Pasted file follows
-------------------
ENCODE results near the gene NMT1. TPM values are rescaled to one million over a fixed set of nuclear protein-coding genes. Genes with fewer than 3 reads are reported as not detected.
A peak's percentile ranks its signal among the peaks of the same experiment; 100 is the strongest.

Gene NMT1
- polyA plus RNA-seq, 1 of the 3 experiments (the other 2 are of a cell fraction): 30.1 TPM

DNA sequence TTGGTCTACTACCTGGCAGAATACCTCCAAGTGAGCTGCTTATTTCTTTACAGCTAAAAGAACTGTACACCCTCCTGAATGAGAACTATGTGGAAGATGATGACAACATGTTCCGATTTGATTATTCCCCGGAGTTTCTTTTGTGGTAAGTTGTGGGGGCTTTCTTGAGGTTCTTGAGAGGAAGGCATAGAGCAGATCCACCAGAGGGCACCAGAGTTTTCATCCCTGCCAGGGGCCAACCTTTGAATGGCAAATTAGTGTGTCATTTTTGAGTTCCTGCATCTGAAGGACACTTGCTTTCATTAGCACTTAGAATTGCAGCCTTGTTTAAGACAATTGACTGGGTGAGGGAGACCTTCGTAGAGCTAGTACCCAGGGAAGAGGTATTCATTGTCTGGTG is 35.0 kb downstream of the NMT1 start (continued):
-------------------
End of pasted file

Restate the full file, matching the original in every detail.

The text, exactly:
ENCODE results near the gene NMT1. TPM values are rescaled to one million over a fixed set of nuclear protein-coding genes. Genes with fewer than 3 reads are reported as not detected.
A peak's percentile ranks its signal among the peaks of the same experiment; 100 is the strongest.

Gene NMT1
- polyA plus RNA-seq, 1 of the 3 experiments (the other 2 are of a cell fraction): 30.1 TPM

DNA sequence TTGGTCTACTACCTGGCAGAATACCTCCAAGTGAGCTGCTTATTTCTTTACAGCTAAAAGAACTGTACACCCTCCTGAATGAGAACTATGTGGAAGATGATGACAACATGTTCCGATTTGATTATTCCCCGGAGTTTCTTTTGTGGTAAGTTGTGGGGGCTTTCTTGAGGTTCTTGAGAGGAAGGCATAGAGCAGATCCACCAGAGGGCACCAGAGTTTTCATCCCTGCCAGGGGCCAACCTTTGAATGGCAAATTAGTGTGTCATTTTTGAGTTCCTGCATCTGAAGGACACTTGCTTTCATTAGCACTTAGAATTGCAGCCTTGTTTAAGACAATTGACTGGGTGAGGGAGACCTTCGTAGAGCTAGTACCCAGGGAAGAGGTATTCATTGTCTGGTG is 35.0 kb downstream of the NMT1 start (continued):